Simon Roper, a linguistics enthusiast and knowledgeable gentleman on Youtube , posted a video not too long ago regarding whether or not there such a thing as an “oldest English dialect”, that is, one that retains the most archaic phonetic, syntactical, grammatical and/or vocabulary-wise features in contrast to other varieties of English.
How even does one gauge this?
Comparing it to Standard English, whose basis is that of RP, or Estuary English, which has been the prestige dialect ever since Chaucerian times. This, however, is a misnomer, since one would have to compare to a manner of ancient dialects within the scope of Old and Middle English epochs, thus then comparing which vestigial features have survived to our days and which have not.
Even then, as Roper mentions the Cumbrian dialects has the unique plural of house as housen, which however does not follow Old English grammatical patterns since the plural back then was uncountable, i.e. hus, where its modern Cumbrian -n plural is a product of later patterns, which in itself is of old stock, albeit not 8thcentury ones.
Perhaps the single most iconic trait of popularly perceived archaic language is that of the second person singular pronoun, thou, whose status as an arcane pronoun is very much steeped in religious and Shakespearean language, thus some have confused it for a reverential pronoun, where it is in fact the informal one, corresponding to German du and French tu.
In the northern dialects around the Cheshire area and thereabouts the pronoun still has the meaning of an informal pronoun versus that of ye/you which since Elizabethan times had been used as a marked of formal or respectful speech, where we nowadays in most varieties of World English use honorifics such as “sir” or “madam.”
The pronoun survived, or rather, continued to live on despite its disappearance from mainstream English literature in the subsequent Georgian times, when Elizabethan times had seen the informal pronoun wane in usage due to egalitarian society preferring the formal “ye” and later its object form “you” as the urbane choice, where “thou” had acquired connotations of insult or extreme intimacy.
Northern English phonological developments saw the pronoun morph in pronunciation to tha, /ðei/ - essentially homophone with "they", though the object form, thee, would see predominant usage in more recent times and even be used over the possessive cases thy and thine, since technically this was a merger in pronunciation of both the object and possessive cases.
It has been waning in modern times, i.e. ever since the 1950s, and it now lingers on with the older generations, though it has seen occasional usage by younger ones such as seen in Leeds-based indie rock band, the Kaiser Chiefs, whose lyrics frequently use thee as a direct pronoun of sorts.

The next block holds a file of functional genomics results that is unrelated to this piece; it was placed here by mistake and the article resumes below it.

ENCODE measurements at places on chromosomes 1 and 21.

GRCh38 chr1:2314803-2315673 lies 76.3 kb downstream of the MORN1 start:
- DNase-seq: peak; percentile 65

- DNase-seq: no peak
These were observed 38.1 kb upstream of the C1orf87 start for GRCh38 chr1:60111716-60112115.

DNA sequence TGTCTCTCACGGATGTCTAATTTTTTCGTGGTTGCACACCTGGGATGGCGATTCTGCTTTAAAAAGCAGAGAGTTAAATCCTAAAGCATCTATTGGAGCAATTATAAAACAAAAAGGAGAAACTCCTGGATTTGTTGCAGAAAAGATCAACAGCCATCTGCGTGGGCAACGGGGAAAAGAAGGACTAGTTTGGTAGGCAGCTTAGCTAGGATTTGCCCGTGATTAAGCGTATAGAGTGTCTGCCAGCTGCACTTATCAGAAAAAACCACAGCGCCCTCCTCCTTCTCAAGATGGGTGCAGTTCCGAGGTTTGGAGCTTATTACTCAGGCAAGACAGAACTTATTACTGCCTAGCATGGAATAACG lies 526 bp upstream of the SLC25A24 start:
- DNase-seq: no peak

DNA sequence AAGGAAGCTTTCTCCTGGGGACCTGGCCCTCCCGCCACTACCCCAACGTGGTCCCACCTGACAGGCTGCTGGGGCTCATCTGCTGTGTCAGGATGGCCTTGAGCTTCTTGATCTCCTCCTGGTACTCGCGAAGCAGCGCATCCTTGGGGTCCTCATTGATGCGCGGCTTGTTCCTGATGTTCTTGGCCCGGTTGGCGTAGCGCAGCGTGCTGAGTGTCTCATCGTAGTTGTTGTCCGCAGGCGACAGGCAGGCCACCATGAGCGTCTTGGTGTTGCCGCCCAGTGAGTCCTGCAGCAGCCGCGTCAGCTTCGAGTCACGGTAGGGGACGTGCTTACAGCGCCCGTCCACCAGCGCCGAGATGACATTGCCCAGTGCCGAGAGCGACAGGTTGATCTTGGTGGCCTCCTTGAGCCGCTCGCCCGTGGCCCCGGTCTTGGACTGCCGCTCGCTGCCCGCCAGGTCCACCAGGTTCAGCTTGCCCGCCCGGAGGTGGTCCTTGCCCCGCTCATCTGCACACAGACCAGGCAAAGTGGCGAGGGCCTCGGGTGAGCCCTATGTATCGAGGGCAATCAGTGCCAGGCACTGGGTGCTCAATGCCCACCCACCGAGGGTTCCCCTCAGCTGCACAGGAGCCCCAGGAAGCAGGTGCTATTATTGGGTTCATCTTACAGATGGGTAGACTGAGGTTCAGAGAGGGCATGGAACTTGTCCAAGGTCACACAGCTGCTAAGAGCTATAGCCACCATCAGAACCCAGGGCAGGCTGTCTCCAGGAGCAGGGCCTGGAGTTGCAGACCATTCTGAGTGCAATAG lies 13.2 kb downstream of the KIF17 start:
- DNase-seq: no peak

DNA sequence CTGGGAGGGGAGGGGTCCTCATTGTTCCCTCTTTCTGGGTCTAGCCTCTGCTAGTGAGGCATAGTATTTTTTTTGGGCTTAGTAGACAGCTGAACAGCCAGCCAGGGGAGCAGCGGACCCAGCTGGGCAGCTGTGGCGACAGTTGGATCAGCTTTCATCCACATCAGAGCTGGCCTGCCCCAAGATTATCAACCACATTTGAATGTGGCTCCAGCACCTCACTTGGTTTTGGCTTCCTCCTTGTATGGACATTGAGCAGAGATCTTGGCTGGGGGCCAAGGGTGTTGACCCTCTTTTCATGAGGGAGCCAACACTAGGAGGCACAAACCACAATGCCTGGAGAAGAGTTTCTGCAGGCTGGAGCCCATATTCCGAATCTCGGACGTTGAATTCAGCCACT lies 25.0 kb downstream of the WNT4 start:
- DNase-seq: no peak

Can it be termed archaic or "oldest" by this variables? Relative to Northern English dialect speakers it is old, certainly, but by no means a part of some far ancient past as much as what their grandparents or senior relatives use or used. It is a trait that is slowly dying out, but nevertheless one that is part of modern times.
In other countries we see traits that would or could potentially be termed "archaic" when contrasted with the standard written mode of speech, literary language: Danish dialects such as the Jutish ones feature the first person pronouns A and Æ, both of which are derived from ak the Old Norse progenitor to the Standard Danish jeg (in its medieval guise as jak), nevertheless dialect speakers will not see it as archaic, but merely part of their linguistic present.
My own grandmother would be asked on occasion, "do you say jeg or a?", to which she would adamantly reply "A sæyr jeg" (A say jeg), which furthermore underlines how natural it is as a part of her own language, as much as other ordinary pronouns such as jeg would be in Standard Danish. Again, it is wholly a relativistic experience.
The term dialect is even a oscillating one and part of a political rather than linguistic considerations.
The Scandinavian languages of Norwegian, Danish and Swedish taking it even further exhibit words that in one language is considered archaic and in the other merely its regular word for a concept, i.e. evening - "kväll/kvæld" versus "afton/aften" and autumn - "höst/høst" verus "efterår". Distinctions that are the product of several hundreds of years of separate and independent linguistic developments.
European Spanish and Latin Spanish has seen the Latin second person plural and later second person singular formal pronoun vos develop in vastly different directions, one reversing its usage as a formal pronoun and the other rendering it to serve as an even more reverential case.
And the list could go on, this is of course only touching upon the topic of vocabulary, then there is the question possible archaic syntactical and phonological traits.
It is an interesting question that would be worth looking deeper into, in terms of ancient languages and their relationship to the varieties back then.